“I don’t know how they do the fixtures these days – I’ve heard they are done by computer, but I think there’s somebody just sitting there with a pen and paper for the opening-day ones.”
Nigel Clough, sitting in Burton Albion’s newly painted media room at the Pirelli Stadium on Wednesday, might have said these words with a smile on his face and his tongue in his cheek but he could hardly be blamed – not when the Championship newcomers’ first fixture at this level takes him back to the City Ground to face his father Brian’s old club, Nottingham Forest, on Saturday.
“It’s always emotional going back there, even when you pull into the car park,” admitted Clough and Burton supporters, seeing their side step out at the City Ground just seven years after first reaching the Football League, will doubtless feel the same. Burton, a club whose transfer record stood at £20,000 prior to this summer, versus the former European Cup winners is just one of the stand-out fixtures of a Championship opening weekend which begins this evening when Rafa Benitez’s Newcastle United visit Fulham.
While Burton’s goal is “survival anyhow and anyway” – as Clough puts it – Newcastle are the understandable bookies’ favourites to win the division, having retained Benitez’s services after last May’s relegation.
At the latest count there have been some 35,000 season tickets sold for the new campaign at St James’s Park – a reflection of the feelgood factor sparked by the presence of Benitez, manager of Real Madrid 12 months ago, on Tyneside and some canny-looking recruitment with signings such as winger Matt Ritchie from Bournemouth, midfielder Mohamed Diame from Hull City, central defender Ciaran Clark from Aston Villa and striker Dwight Gayle from Crystal Palace.
Those transfers should more than offset the sales of Georginio Wijnaldum and Andros Townsend and anticipated departure of Moussa Sissoko as Newcastle look to bounce straight back, just as they did when last in the Championship in 2009/10.
As for Aston Villa, the Championship’s other newly acquired fallen giant, they too have a Champions League-winning manager in Robert Di Matteo and the arrival this week of the £12m Ross McCormack from Fulham should boost their beleaguered fans’ optimism – the Scot has scored 116 Championship goals, including 21 last season at Fulham.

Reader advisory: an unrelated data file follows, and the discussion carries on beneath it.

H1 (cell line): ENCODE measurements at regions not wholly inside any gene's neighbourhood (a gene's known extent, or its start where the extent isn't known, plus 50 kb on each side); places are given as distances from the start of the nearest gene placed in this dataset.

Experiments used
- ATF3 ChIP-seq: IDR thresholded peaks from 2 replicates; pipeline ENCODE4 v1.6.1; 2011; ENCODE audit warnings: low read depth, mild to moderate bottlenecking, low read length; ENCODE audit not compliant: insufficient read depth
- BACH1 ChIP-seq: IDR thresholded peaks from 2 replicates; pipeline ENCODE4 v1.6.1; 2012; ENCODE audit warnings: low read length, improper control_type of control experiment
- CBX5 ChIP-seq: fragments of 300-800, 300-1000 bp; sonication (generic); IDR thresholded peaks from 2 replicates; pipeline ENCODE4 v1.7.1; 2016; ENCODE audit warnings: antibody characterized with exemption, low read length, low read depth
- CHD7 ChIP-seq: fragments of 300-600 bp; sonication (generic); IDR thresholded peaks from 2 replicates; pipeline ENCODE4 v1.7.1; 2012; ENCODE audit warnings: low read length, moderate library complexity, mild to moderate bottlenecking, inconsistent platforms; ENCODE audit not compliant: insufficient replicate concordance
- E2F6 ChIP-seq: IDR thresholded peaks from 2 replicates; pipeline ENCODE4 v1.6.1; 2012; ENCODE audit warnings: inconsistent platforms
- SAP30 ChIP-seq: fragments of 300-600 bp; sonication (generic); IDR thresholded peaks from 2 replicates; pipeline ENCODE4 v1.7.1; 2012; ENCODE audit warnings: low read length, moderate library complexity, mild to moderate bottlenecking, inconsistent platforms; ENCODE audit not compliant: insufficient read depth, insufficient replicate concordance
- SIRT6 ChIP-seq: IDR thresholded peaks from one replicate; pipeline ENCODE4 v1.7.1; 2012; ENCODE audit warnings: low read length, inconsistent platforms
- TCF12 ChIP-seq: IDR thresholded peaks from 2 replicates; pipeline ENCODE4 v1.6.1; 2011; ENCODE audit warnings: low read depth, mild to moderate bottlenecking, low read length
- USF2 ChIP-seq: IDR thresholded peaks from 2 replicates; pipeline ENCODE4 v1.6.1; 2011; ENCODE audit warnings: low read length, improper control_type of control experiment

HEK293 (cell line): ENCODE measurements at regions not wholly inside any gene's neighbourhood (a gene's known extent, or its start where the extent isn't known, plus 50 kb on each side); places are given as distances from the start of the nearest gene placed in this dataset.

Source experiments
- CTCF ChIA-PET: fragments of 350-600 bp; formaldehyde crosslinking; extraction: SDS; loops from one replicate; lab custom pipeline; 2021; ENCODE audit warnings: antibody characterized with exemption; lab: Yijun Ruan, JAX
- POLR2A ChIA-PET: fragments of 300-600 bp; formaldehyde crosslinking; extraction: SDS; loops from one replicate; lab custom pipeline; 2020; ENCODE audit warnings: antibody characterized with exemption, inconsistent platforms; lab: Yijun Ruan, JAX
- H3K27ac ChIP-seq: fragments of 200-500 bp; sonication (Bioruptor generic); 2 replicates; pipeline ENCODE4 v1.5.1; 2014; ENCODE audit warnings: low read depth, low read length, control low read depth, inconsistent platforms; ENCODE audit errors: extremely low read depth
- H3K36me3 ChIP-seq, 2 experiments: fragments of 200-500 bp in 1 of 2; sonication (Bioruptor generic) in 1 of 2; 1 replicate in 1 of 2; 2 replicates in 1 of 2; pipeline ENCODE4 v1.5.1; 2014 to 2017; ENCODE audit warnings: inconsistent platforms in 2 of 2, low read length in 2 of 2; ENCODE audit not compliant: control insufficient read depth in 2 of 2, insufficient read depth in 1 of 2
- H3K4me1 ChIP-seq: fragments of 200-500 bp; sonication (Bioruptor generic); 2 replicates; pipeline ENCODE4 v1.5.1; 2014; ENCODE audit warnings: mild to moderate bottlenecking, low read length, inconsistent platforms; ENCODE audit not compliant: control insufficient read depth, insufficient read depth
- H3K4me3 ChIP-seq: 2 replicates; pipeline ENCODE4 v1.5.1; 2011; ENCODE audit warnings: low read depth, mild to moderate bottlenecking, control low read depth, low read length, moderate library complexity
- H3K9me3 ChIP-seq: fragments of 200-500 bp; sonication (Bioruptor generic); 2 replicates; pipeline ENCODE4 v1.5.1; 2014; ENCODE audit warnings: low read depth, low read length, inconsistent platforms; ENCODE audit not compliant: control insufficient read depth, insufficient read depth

Tommy Elphick’s signing from Bournemouth and immediate installation as club captain should provide some of the leadership so sorely lacking last term, though there remain question marks about the direction of the club under their new Chinese owner, Dr Tony Xia. Unlike the departed and unlamented Randy Lerner, Xia is keen to communicate with Villa’s fans, via Twitter, though what Villa need more than anything is a few victories to generate much-needed positive momentum in their first campaign outside the top flight since 1987/88.
They face a tough opening fixture on Sunday at Sheffield Wednesday, last season’s beaten play-off finalists, who look poised for another promotion push after strengthening their spine with the signings of striker Steven Fletcher, attacking midfielder Almen Abdi and defender Daniel Pudil – the latter two from Watford. Abdi, in particular, should bring the creative spark Wednesday missed in the play-off final defeat by Hull.
Three to watch in the Championship
by Andy Hincliffe, Sky Sports commentator and former Sheff Wed full-back
Matt Ritchie (Newcastle)
“Newcastle are strong in every department and for me their best signing could be Ritchie. He’s a winger who can come infield and score goals – he hit 15 goals when Bournemouth got promoted. Has an appreciation of what the full-back behind him wants and having him there with two good attacking full-backs behind him in Daryl Janmaat and Paul Dummett means he is going to cause problems for the opposition.”
Almen Abdi (Sheffield Wednesday)
“Wednesday have a good squad and have added just the right players, especially Abdi. He’s an attacking midfielder who can get on the ball and score goals himself. Played big part in getting Watford promoted in 2015, with nine goals and clever link-up with Troy Deeney.”